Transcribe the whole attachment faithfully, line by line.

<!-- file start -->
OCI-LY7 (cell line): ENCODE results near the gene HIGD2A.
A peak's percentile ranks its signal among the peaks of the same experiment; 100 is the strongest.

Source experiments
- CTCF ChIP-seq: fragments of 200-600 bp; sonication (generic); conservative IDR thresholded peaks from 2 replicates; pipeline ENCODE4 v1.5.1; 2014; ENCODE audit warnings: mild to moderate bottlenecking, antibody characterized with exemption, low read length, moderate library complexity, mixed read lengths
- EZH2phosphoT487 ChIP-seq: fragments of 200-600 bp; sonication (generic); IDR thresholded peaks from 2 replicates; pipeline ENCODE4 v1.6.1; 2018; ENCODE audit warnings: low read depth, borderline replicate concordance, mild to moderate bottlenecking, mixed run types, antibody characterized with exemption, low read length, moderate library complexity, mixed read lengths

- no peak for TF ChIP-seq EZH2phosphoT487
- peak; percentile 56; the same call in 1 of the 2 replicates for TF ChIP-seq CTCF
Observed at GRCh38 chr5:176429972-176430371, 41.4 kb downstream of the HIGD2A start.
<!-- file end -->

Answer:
OCI-LY7 (cell line): ENCODE results near the gene HIGD2A.
A peak's percentile ranks its signal among the peaks of the same experiment; 100 is the strongest.

Source experiments
- CTCF ChIP-seq: fragments of 200-600 bp; sonication (generic); conservative IDR thresholded peaks from 2 replicates; pipeline ENCODE4 v1.5.1; 2014; ENCODE audit warnings: mild to moderate bottlenecking, antibody characterized with exemption, low read length, moderate library complexity, mixed read lengths
- EZH2phosphoT487 ChIP-seq: fragments of 200-600 bp; sonication (generic); IDR thresholded peaks from 2 replicates; pipeline ENCODE4 v1.6.1; 2018; ENCODE audit warnings: low read depth, borderline replicate concordance, mild to moderate bottlenecking, mixed run types, antibody characterized with exemption, low read length, moderate library complexity, mixed read lengths

- no peak for TF ChIP-seq EZH2phosphoT487
- peak; percentile 56; the same call in 1 of the 2 replicates for TF ChIP-seq CTCF
Observed at GRCh38 chr5:176429972-176430371, 41.4 kb downstream of the HIGD2A start.